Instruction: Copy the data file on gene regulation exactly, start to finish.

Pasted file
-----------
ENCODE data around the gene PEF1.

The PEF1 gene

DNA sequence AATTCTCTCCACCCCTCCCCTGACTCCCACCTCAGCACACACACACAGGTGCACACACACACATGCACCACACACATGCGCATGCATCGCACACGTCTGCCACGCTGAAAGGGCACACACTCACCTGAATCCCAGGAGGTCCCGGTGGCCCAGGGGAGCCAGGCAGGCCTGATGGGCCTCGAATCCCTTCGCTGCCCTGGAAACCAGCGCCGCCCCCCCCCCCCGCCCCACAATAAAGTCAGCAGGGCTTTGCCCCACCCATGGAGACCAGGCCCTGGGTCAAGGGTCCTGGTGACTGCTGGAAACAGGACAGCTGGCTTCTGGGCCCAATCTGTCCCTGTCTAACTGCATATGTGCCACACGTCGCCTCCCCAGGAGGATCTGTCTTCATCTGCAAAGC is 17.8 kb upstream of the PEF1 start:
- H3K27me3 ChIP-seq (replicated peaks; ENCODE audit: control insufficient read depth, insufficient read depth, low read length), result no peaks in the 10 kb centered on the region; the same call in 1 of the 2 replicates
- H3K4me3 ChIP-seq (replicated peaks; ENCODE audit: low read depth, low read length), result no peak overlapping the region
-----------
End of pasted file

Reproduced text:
ENCODE data around the gene PEF1.

The PEF1 gene

DNA sequence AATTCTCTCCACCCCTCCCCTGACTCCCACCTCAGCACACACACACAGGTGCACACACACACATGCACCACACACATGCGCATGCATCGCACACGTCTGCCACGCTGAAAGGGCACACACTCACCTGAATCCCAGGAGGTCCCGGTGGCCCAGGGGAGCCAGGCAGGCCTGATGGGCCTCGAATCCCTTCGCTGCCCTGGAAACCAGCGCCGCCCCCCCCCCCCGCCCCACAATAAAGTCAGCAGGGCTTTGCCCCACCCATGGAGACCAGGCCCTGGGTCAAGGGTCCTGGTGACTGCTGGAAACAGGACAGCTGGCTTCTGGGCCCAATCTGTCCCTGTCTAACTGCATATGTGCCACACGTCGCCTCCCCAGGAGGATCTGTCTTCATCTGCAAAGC is 17.8 kb upstream of the PEF1 start:
- H3K27me3 ChIP-seq (replicated peaks; ENCODE audit: control insufficient read depth, insufficient read depth, low read length), result no peaks in the 10 kb centered on the region; the same call in 1 of the 2 replicates
- H3K4me3 ChIP-seq (replicated peaks; ENCODE audit: low read depth, low read length), result no peak overlapping the region